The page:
This scroll is being offered for sale on my website, here–and the mysterious message on this scroll is now decoded!

Below are detail images of the heavily stitched kantha, which measures 49″ x 40″, 124.5 cm x 120 cm and could be used as a throw or a baby quilt.  If you scroll down to the second posting, I discuss kantha in-depth here.

Kanthas were made in West Bengal in India and in present-day Bangladesh by both Muslim and Hindu ladies: old, white cotton saris were salvaged, layered and stitched together to create a large area upon which to apply embroidery, or darning stitches.  Originally, the saris’ colored border threads would be drawn out of the ruined cloth to be used in the embroidery process, but I doubt this lovely tradition was still widespread during the heyday of kantha making, which ended mid-century, last century.  If you look closely at this kantha, you can see that the white ground is made from several scraps of white cloth hand sewn together.

A Hindu lady made this kantha as the imagery is based in ideas of her religion: the central lotus symbolizes the universe and the stitched images all around this are images derived from the earthly realm familiar to the kantha-maker, and often images are household objects–in this case we see ceremonial pots, scissors which could be a jati or a betel cutter and either a shovel or a small spoon for applying lime paste to the paan so loved by Indians.  Birds, elephants, dogs, betel leaves, and flowers adorn the field around the lotus, as well as some Bengali writing, most likely the maker’s name.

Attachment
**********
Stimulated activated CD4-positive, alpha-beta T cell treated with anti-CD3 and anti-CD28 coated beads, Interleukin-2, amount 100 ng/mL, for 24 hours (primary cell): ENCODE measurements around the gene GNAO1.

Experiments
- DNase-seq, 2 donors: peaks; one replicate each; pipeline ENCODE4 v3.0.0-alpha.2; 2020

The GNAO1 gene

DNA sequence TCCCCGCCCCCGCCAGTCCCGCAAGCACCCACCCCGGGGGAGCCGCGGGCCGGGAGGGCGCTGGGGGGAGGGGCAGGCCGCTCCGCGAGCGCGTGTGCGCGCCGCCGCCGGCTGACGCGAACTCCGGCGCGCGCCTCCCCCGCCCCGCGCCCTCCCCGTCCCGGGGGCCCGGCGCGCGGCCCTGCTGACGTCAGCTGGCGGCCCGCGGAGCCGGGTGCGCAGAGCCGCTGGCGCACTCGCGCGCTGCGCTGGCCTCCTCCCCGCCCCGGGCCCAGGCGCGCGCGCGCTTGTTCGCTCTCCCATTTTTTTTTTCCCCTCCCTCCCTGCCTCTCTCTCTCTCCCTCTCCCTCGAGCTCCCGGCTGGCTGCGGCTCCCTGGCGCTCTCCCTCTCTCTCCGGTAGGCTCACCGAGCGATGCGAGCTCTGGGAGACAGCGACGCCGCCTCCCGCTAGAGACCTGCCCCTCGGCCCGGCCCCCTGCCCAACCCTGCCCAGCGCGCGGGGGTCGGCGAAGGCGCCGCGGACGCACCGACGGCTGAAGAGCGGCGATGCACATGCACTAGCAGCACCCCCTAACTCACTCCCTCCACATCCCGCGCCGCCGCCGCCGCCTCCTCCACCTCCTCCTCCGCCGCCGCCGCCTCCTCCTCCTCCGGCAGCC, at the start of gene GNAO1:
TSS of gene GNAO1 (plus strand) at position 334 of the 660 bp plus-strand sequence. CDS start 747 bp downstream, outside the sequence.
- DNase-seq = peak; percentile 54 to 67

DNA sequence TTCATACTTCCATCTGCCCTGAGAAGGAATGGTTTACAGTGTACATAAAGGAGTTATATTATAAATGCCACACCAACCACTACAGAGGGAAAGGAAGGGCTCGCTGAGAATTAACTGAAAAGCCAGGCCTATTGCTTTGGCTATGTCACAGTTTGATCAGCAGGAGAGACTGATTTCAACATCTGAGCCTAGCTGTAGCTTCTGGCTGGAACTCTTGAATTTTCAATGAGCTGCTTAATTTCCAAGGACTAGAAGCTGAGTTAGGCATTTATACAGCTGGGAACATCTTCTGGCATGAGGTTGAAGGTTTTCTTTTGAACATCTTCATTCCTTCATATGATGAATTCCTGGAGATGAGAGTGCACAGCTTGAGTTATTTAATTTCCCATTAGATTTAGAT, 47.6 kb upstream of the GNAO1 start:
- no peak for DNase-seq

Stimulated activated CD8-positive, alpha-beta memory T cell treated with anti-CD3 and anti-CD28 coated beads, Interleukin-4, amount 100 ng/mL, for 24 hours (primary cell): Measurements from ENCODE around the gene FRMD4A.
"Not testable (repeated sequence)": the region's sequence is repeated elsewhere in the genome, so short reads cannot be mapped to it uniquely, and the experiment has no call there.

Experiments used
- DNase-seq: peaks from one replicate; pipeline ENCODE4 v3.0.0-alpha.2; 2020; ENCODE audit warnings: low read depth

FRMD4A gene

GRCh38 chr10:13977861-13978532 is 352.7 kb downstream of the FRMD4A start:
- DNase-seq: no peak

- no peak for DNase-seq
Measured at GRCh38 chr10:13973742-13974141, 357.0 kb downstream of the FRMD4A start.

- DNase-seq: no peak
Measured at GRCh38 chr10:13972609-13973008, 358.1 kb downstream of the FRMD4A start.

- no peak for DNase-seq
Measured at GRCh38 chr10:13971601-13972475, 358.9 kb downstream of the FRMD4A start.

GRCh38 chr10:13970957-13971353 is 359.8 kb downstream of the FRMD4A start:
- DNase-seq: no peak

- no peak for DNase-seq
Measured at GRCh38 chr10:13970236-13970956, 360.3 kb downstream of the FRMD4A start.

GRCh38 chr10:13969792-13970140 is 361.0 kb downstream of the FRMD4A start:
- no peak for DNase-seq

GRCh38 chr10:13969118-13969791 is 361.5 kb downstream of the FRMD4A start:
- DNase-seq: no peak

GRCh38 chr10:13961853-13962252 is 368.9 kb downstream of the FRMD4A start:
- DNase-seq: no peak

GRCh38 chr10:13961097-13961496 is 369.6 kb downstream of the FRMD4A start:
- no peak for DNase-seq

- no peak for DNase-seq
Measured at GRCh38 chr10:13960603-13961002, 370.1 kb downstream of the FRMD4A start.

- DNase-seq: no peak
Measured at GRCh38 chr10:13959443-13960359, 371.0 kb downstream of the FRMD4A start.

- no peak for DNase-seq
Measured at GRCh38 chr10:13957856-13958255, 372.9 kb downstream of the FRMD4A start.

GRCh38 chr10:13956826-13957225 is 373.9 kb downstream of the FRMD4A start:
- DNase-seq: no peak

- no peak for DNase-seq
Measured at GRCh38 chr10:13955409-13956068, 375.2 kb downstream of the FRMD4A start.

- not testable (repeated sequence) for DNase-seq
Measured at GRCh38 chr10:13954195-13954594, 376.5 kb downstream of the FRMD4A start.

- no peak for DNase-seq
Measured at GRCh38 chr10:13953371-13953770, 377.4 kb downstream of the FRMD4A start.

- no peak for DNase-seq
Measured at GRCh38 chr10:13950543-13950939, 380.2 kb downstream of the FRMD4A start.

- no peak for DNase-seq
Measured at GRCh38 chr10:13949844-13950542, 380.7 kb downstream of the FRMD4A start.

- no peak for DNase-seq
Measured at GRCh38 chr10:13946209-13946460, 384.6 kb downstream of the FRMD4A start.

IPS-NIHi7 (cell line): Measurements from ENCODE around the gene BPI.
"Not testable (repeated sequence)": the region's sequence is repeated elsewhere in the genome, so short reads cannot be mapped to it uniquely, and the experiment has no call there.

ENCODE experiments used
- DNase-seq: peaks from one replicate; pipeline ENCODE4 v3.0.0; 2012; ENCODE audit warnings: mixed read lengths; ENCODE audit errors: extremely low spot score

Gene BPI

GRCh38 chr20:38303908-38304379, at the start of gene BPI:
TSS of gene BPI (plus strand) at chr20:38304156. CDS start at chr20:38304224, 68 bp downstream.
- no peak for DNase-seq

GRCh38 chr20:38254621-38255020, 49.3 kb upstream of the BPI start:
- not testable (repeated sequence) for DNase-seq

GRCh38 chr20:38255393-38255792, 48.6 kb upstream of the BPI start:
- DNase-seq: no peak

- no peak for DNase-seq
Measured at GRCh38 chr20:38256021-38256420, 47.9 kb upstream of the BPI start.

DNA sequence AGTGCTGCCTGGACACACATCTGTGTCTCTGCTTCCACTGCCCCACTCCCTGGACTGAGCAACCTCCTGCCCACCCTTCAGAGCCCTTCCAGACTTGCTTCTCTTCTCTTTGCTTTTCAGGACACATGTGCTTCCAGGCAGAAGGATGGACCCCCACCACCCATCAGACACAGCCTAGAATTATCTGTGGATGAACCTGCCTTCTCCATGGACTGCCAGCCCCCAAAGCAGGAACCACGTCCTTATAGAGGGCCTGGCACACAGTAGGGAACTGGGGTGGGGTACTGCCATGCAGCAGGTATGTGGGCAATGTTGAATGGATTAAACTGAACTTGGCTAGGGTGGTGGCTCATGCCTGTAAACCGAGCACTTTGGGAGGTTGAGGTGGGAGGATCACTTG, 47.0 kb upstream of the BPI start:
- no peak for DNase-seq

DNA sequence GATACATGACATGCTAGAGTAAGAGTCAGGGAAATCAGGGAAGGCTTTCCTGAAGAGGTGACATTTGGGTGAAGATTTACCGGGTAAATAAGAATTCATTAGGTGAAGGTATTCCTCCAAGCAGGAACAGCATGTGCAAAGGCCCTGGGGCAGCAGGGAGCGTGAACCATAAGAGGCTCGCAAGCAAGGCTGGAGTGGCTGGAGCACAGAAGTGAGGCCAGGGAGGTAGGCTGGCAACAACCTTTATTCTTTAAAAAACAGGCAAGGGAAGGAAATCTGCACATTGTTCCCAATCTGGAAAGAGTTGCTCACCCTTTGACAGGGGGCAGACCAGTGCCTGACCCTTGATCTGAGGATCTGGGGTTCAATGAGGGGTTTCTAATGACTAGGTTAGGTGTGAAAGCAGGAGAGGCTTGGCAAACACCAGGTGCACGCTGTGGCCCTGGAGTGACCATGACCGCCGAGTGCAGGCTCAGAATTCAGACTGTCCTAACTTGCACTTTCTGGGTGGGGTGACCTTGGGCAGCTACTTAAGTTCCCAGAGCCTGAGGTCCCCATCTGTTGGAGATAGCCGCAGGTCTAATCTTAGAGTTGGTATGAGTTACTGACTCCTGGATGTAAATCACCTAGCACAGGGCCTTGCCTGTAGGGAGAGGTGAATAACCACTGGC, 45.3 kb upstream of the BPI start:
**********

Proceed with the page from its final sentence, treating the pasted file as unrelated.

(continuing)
Notice the pinwheel-like flower forms which are cross-stitched and the whorling forms which most likely are meant to suggest the turning motion of the universe.  The four corners are anchored by lively tree-of-life images.  The imagery of this kantha is full of domestic vitality with a respectful, central tribute to the vastness of the universe.

In: Tags: - Comments closed

Historical Photos: “Boro” Garments in Context

January 14, 2009

As this site has much to do with the boro or ragged indigo dyed cotton utilitarian textiles of Japan, I thought it would be interesting to post a few photos of boro garments in historical context.

The photos shown here were shot by the anthropologist,  John W. Bennett, while he was a member of the Japan Occupation in the late 1940s.   The voluminous photos he shot in this brief span of time were conceived as a book.  Bennett’s words:  “The book has several identities. It is, first, a personal and photographic memoir of a unique episode in the author’s career. It is, as well, a report–but sans professional details–of a unique experiment in social analysis and research. And it is–at least to some extent–a picture of Japan after the Pacific War and before the country experienced its full national revival. The present book could be considered a last report in the series produced by the Research in Japanese Social Relations Project at The Ohio State University, funded by the Office of Naval Research and the Rockefeller Foundation.”